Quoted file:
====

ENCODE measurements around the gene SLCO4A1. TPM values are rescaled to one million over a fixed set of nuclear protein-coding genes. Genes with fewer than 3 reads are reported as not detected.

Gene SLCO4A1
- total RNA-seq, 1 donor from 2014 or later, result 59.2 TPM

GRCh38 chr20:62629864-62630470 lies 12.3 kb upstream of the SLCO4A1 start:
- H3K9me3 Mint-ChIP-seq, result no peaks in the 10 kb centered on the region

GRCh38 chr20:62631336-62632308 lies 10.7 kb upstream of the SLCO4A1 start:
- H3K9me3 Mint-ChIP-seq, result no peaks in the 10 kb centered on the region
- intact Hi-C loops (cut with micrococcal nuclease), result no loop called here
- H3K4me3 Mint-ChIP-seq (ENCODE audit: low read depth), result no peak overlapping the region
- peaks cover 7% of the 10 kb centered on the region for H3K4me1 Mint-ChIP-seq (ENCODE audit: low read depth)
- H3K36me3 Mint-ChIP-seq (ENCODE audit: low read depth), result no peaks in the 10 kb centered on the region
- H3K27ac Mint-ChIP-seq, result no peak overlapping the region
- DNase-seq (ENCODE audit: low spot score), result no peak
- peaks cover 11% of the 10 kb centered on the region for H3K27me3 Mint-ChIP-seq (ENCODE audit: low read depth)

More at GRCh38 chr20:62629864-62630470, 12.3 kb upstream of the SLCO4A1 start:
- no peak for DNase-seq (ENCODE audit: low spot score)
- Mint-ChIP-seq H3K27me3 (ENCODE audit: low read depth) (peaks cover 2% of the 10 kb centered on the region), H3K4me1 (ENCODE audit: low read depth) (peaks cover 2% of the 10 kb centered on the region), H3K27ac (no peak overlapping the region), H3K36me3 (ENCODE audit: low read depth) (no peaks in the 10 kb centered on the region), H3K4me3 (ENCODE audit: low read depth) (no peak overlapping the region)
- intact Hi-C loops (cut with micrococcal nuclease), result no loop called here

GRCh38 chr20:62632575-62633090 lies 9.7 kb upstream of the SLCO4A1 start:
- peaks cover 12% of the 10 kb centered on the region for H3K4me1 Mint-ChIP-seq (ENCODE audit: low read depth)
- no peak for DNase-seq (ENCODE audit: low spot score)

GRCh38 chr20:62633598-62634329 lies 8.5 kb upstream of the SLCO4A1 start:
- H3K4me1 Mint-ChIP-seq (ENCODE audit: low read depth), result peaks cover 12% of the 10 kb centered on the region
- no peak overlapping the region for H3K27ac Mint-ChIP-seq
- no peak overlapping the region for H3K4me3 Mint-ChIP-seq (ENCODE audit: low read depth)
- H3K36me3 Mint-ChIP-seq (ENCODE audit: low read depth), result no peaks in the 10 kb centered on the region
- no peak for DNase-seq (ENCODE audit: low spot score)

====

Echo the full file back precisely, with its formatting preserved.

ENCODE measurements around the gene SLCO4A1. TPM values are rescaled to one million over a fixed set of nuclear protein-coding genes. Genes with fewer than 3 reads are reported as not detected.

Gene SLCO4A1
- total RNA-seq, 1 donor from 2014 or later, result 59.2 TPM

GRCh38 chr20:62629864-62630470 lies 12.3 kb upstream of the SLCO4A1 start:
- H3K9me3 Mint-ChIP-seq, result no peaks in the 10 kb centered on the region

GRCh38 chr20:62631336-62632308 lies 10.7 kb upstream of the SLCO4A1 start:
- H3K9me3 Mint-ChIP-seq, result no peaks in the 10 kb centered on the region
- intact Hi-C loops (cut with micrococcal nuclease), result no loop called here
- H3K4me3 Mint-ChIP-seq (ENCODE audit: low read depth), result no peak overlapping the region
- peaks cover 7% of the 10 kb centered on the region for H3K4me1 Mint-ChIP-seq (ENCODE audit: low read depth)
- H3K36me3 Mint-ChIP-seq (ENCODE audit: low read depth), result no peaks in the 10 kb centered on the region
- H3K27ac Mint-ChIP-seq, result no peak overlapping the region
- DNase-seq (ENCODE audit: low spot score), result no peak
- peaks cover 11% of the 10 kb centered on the region for H3K27me3 Mint-ChIP-seq (ENCODE audit: low read depth)

More at GRCh38 chr20:62629864-62630470, 12.3 kb upstream of the SLCO4A1 start:
- no peak for DNase-seq (ENCODE audit: low spot score)
- Mint-ChIP-seq H3K27me3 (ENCODE audit: low read depth) (peaks cover 2% of the 10 kb centered on the region), H3K4me1 (ENCODE audit: low read depth) (peaks cover 2% of the 10 kb centered on the region), H3K27ac (no peak overlapping the region), H3K36me3 (ENCODE audit: low read depth) (no peaks in the 10 kb centered on the region), H3K4me3 (ENCODE audit: low read depth) (no peak overlapping the region)
- intact Hi-C loops (cut with micrococcal nuclease), result no loop called here

GRCh38 chr20:62632575-62633090 lies 9.7 kb upstream of the SLCO4A1 start:
- peaks cover 12% of the 10 kb centered on the region for H3K4me1 Mint-ChIP-seq (ENCODE audit: low read depth)
- no peak for DNase-seq (ENCODE audit: low spot score)

GRCh38 chr20:62633598-62634329 lies 8.5 kb upstream of the SLCO4A1 start:
- H3K4me1 Mint-ChIP-seq (ENCODE audit: low read depth), result peaks cover 12% of the 10 kb centered on the region
- no peak overlapping the region for H3K27ac Mint-ChIP-seq
- no peak overlapping the region for H3K4me3 Mint-ChIP-seq (ENCODE audit: low read depth)
- H3K36me3 Mint-ChIP-seq (ENCODE audit: low read depth), result no peaks in the 10 kb centered on the region
- no peak for DNase-seq (ENCODE audit: low spot score)